Exploring the Potential of Transforming Sustainable Waste Thermoplastics into Liquid Petrochemicals

Man Vir Singh1,Email

Muneesh Sethi2

Shashank Srivastav3

Khalid Stanikzai4

Avnish Chauhan5

Duo Pan6

Zhanhu Guo7,Email

Ilwoo Seok8

Aricson Pereira9

Sunita Tanwar10

1Department of Chemistry, School of Allied Science, Dev Bhoomi Uttarakhand University, Dehradun, Uttarakhand, 248007, India
2Dean (Research & Development) COER University Roorkee Uttarakhand 247667, India
3School of Agriculture, Graphic Era Hill University Dehradun Uttarakhand, 248002, India
4Department of Forestry and Natural Resources, Kabul University, 1006, Kabul Afghanistan 
5Department of Environment Science, Graphic Era Hill University, Dehradun, Uttarakhand, 248002, India
6Key Laboratory of Materials Processing and Mold (Zhengzhou University), Ministry of Education; National Engineering Research Center for Advanced Polymer Processing Technology, Zhengzhou University, Zhengzhou, 450002, China
7Department of Mechanical and Civil Engineering, Northumbria University, Newcastle Upon Tyne NE1 8ST, UK
8Department of Mechanical Engineering, Arkansas State University, Jonesboro, AR 72467
9Composites Laboratory, Engineering School, Universidad de Antioquia, Bloque 20, Calle 67 No. 53 - 108, Medellín, Colombia.
10Department of Management Studies, Central University of Haryana, 123031, India.


Plastics are remarkable materials in the 21st century, owing to their exceptional properties. Waste materials like PP (Polypropylene), PS (Polystyrene), and polyethylene are precious due to their composition, comprising long chains of hydrocarbon materials. A pyrolysis study explores the promising prospects of converting waste thermoplastics into green liquid petrochemicals. It is offering a sustainable solution to address both plastic waste and the growing demand for petrochemical feedstocks. Remarkably, utilizing a CuCO3 catalyst resulted in the recovery of up to 94% of liquid green petrochemicals from polyethylene waste plastics, with a carbon range spanning C4 to C28. These petrochemicals have undergone thorough analysis, encompassing physicochemical assessments, NMR (Nuclear Magnetic Resonance), FT-IR (Fourier Transform Infrared Spectroscopy), GC-MS-MS (Gas Chromatography-Tandem Mass Spectrometry), and GC×GC/TOFMS (Two-Dimensional Gas Chromatography and Time-of-Flight Mass Spectrometry) techniques, and their chemical composition was 7.63% paraffins, 53.67% branched/cyclic hydrocarbons, 14.09% aromatics, 0.33% phenanthrenes, and 24.30% remained unclassified.  Furthermore, the study explores the potential applications of these eco-friendly liquid petrochemicals across diverse industries, including fuels and chemicals, thereby exemplifying the transformative potential of this innovative approach in advancing towards a more sustainable and circular economy.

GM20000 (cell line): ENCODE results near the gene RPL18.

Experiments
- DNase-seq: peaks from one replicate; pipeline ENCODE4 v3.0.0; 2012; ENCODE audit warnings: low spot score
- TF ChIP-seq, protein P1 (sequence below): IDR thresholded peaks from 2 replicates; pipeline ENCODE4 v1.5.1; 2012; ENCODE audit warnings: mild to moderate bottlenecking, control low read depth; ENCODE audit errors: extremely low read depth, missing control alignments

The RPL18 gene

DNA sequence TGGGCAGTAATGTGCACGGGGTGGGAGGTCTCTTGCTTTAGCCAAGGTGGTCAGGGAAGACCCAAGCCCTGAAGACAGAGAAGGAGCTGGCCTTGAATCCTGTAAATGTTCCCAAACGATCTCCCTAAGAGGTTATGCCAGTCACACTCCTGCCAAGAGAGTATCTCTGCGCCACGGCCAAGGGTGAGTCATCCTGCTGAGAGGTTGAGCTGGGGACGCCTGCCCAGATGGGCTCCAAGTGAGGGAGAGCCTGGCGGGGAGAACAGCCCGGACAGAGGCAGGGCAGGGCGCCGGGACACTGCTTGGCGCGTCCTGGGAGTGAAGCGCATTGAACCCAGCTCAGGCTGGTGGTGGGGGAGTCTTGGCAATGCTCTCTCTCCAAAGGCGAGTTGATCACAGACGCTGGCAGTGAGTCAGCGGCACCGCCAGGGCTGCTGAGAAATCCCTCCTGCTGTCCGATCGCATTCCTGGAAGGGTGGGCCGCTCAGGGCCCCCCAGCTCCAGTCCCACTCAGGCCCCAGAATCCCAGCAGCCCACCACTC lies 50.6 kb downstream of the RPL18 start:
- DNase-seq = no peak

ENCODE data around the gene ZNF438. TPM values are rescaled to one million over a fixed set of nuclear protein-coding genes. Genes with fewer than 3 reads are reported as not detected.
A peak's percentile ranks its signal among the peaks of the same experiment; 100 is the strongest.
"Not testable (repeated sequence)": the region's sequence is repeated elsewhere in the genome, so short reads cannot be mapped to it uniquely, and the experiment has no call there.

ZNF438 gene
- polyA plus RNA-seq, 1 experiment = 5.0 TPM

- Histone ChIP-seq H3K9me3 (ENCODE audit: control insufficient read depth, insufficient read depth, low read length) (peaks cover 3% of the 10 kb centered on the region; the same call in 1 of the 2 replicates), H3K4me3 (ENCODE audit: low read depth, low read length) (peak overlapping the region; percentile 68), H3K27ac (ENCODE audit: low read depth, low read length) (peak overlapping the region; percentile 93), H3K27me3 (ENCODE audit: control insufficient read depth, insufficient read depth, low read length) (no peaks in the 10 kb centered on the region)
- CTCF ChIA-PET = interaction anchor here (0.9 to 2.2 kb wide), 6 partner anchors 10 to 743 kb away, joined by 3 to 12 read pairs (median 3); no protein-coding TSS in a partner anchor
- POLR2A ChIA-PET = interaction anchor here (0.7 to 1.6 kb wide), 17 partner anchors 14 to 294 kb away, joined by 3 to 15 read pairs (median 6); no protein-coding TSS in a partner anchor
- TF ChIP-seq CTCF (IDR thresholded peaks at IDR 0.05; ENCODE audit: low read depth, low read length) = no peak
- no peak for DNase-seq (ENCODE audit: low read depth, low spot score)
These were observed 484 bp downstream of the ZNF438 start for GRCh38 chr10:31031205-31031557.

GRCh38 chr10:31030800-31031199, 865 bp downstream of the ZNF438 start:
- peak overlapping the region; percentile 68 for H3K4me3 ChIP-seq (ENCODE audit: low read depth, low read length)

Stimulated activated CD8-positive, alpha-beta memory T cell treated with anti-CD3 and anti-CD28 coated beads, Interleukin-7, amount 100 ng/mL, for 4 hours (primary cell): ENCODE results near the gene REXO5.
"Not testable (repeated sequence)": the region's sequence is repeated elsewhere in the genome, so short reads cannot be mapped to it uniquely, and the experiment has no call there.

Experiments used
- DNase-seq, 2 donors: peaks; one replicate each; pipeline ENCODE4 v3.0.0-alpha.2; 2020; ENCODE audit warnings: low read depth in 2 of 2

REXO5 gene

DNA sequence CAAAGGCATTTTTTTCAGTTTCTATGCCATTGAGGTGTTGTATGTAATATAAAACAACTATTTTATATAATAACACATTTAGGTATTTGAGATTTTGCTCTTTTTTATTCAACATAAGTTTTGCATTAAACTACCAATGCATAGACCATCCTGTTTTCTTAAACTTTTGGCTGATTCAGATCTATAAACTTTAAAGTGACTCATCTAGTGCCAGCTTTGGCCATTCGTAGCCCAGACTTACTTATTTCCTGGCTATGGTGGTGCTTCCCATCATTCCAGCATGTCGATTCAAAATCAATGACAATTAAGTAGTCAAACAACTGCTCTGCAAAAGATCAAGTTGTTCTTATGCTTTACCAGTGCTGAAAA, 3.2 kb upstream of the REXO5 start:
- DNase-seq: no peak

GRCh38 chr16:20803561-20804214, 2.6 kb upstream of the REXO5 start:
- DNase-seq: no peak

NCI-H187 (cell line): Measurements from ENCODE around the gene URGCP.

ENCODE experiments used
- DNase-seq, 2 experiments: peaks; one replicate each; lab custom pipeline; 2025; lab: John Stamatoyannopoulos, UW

Exploring the Potential of Transforming Sustainable Waste Thermoplastics into Liquid Petrochemicals